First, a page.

The invention of public key crypto promised a new era of convenient secure communications.
The mathematical properties of the public key were very surprising and very powerful.
The publicly known key for a person would suffice to encrypt mail for that person so that only he could read it, that is if he has kept his private key and kept it a secret.
Similarly anyone can verify signatures that people with public keys may have affixed to their writings, signatures that only the secret key can produce.
Anyone can generate secret keys and publish the corresponding public key to the world while the secret key lets them decode mail to them and sign what they choose.
Yet we hear from all sides that “PKI”, Public Key Infrastructure, is in great turmoil.
PKI is that great public data base from which you learn the public key of the person with whom you wish to communicate.
Organizing and protecting that data base seems to be as problematical as organizing and protecting people themselves.
Plans to provide this service have provoked controversy unfamiliar to those who design protocols.
I think that the main problems are these:
As you can see with questions like these, there may never be a consensus on how to manage public keys.
- What’s in a name?
- What is the nature of trust?
- How are communications paths established within organizations?
The idea of public keys is simple enough as introduced in the first two paragraphs.
Yet it seemed necessary to put a user friendly veneer over it to make it truly useful.
It is the nature of this veneer that has caused the controversy.
The Certificate Paradigm
An early idea following the public key invention is a certificate binding a public key PK to a person.
The certificate is signed with a public key that is hopefully already known.
Some institution can make a living producing such certificates.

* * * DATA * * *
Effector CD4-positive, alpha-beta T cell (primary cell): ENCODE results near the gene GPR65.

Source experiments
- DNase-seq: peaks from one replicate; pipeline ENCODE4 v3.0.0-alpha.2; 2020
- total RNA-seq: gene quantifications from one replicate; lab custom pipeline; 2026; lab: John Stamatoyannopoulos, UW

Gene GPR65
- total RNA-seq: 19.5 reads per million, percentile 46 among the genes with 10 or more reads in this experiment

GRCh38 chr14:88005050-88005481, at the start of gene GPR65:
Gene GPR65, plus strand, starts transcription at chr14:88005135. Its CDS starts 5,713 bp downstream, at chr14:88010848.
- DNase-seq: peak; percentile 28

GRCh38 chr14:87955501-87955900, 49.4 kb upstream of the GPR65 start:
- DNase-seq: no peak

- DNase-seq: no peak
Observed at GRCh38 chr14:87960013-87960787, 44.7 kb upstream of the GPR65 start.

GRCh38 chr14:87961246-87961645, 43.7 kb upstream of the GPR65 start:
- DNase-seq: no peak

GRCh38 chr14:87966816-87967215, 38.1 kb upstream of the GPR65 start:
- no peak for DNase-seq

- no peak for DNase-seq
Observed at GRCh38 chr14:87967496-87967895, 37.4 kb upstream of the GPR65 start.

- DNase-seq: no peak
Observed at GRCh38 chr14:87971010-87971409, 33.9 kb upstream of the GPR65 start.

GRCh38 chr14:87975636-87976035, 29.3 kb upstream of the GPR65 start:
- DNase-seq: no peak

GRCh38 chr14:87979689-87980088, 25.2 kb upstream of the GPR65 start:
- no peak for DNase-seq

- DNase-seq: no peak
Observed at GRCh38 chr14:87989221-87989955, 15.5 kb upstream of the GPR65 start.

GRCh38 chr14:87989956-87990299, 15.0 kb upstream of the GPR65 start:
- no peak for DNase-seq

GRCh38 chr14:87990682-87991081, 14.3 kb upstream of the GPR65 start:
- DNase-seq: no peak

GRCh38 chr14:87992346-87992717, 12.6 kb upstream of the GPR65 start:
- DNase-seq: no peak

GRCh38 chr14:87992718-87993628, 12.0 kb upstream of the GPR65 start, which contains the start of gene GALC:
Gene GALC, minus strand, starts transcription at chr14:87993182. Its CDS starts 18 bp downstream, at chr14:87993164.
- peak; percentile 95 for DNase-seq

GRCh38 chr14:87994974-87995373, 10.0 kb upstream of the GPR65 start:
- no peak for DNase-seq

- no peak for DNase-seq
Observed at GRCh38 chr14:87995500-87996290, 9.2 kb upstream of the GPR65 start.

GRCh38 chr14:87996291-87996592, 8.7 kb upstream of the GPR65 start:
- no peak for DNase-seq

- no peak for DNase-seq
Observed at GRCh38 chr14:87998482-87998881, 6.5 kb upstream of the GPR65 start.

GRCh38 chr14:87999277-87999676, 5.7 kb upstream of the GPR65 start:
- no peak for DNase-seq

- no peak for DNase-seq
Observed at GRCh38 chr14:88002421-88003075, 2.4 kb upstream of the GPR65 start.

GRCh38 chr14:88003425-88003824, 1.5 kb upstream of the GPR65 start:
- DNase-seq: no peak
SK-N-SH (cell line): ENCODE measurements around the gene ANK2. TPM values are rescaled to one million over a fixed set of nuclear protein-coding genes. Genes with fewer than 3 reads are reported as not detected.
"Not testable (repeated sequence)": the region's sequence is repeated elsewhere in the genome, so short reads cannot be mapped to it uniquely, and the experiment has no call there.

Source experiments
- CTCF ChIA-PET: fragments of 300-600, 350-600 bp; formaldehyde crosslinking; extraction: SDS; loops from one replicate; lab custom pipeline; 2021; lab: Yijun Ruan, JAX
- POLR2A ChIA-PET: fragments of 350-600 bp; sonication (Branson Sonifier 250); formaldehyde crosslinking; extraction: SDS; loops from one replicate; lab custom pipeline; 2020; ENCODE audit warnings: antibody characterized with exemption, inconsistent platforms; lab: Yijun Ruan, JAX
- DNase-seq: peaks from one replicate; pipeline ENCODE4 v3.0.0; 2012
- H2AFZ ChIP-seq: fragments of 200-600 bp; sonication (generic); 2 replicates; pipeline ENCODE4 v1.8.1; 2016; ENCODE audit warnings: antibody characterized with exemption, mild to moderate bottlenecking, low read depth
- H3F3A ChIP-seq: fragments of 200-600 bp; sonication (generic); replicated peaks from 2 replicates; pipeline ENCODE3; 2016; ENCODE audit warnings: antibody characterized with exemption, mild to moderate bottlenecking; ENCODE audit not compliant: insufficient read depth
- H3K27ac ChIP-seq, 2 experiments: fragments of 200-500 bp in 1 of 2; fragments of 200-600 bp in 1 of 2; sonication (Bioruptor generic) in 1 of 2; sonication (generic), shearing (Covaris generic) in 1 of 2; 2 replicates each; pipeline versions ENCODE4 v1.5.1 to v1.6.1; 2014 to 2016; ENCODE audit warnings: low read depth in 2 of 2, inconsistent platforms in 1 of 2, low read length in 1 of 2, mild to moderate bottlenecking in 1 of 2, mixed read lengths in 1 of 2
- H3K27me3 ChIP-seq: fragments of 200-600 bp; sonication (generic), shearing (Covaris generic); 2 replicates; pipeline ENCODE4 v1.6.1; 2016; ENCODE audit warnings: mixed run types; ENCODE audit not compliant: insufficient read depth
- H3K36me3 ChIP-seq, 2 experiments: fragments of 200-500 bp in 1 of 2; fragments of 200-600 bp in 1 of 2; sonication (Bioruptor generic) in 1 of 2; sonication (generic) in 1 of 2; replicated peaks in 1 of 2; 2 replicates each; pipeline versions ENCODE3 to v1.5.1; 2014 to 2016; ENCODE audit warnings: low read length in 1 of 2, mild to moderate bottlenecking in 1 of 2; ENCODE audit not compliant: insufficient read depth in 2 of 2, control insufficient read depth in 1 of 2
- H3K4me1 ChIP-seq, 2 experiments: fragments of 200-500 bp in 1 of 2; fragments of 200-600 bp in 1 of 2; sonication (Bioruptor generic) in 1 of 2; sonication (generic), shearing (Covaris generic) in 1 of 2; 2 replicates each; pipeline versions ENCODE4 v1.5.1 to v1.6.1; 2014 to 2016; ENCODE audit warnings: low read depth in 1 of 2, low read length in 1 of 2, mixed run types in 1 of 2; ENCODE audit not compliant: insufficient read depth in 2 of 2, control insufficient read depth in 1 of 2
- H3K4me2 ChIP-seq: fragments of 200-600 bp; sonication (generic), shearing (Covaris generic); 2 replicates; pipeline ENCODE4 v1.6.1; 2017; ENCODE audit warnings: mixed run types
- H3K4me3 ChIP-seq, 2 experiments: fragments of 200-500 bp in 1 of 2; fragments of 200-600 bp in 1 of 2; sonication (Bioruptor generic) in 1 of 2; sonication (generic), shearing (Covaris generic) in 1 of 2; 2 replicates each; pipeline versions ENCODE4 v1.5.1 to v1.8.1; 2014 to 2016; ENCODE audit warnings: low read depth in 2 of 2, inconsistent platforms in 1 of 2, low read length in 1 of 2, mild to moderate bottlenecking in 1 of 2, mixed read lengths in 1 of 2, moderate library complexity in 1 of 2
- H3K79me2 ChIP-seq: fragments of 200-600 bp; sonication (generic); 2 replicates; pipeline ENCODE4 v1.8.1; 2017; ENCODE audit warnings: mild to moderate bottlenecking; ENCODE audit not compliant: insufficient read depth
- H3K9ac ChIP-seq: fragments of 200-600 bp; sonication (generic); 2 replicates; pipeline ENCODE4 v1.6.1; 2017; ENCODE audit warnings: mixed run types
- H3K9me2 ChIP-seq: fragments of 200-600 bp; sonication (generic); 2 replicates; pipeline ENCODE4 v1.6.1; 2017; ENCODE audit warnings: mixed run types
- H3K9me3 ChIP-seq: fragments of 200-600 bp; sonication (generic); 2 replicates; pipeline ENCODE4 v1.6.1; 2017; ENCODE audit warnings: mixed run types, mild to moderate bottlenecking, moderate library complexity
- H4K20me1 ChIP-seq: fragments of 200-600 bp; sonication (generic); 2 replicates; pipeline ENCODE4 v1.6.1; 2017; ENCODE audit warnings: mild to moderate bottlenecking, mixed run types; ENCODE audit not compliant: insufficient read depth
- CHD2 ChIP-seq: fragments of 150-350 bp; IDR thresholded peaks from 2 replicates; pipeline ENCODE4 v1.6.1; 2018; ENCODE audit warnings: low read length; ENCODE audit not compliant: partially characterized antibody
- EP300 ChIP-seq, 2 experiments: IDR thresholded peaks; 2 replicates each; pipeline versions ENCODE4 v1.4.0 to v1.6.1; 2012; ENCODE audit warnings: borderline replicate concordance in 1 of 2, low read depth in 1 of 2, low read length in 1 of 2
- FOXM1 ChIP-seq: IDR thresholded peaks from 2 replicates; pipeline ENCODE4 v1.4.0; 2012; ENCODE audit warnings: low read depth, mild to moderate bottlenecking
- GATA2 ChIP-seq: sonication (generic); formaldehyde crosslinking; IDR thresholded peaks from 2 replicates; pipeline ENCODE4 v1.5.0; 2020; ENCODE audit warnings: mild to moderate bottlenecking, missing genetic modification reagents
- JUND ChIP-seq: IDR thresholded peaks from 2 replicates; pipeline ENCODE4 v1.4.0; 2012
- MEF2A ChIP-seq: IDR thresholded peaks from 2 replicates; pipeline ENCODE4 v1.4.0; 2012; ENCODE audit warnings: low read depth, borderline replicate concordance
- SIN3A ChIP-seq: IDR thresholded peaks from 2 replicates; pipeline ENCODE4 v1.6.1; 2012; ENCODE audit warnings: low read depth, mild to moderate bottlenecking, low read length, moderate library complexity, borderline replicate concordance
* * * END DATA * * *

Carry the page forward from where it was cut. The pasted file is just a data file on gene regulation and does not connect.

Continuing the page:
Learning the public key of that institution then may supplant learning many public keys.
A signed document may then be accompanied with a certificate for the key with which it was signed.
A poorly guarded data base can hold public keys and its users can be confident that the public keys it gets there are valid, if the CA is trusted.
At first this idea sounded perfect.
What could go wrong with such an idea?
Much but not all of the work on PKI has ignored the problem of linking people to names.
They have largely said that that linkage is a separate problem best not confused with the technical problems of PKI.
Splitting problems into smaller pieces is a good technique.
Some think that that particular split is wrong however.
Another problem is who runs the public data base or bases?
Is someone responsible for keeping person x from submitting a data base entry claiming that company A’s public key is Px, thereby gaining access to confidential information intended for company A?
When we send messages to some particular person and no one else, we evidence some sort of trust in that person, but trust is far from a simple binary relationship.
It is fuzzy at best and most probably expressed partly in our genes.
Several PKI systems seem to provide function based on simplistic trust models.
I have seen none that comes close to matching my intuitions.
If I work for an enterprise E and deal in secrets of E then I will most likely willingly take instructions from E about
who is privy to those secrets.
In such cases I am introduced by my contacts in E to yet other contacts within E and instructed what information they are privy to.
Many employed by E will deal with agencies outside E and again trust those agencies as directed by E.
In such cases it is natural for E to provide a PKI as it is they who determine who my contacts will be concerning E’s secrets.
National governments largely follow such schemes at least in theory.
It is sometimes assumed, unconsciously I think, that the ultimate purpose of public keys is for legal recourse in case of default.
This model suggests that a public key certificate should include information that you might put on a subpoena or arrest warrant.
This is only one use.
Many public key uses do not require this.
It is sometimes assumed that a public key is to be bound to just a person.
It may instead be bound to a person’s role or to a role filled by different people at different times, or indeed to a role filled by a machine.
I may want to send tax information to my accountant under a different key than I would use to send a party invitation to the same
I see a certificate in the Netscape browser “Equifax Secure Certificate Authority”.
The text æUS” suggests that it is located in the United States.
AltaVista is ignorant of that name.
There is no street address of phone number listed.
The default is to trust software signed by keys in certificates rooted there.
Right off the bat here are two problems:
- A computer data base can only link public keys to names and not to people.
- The public directory may itself be compromised for nefarious ends.
See this for similar thoughts.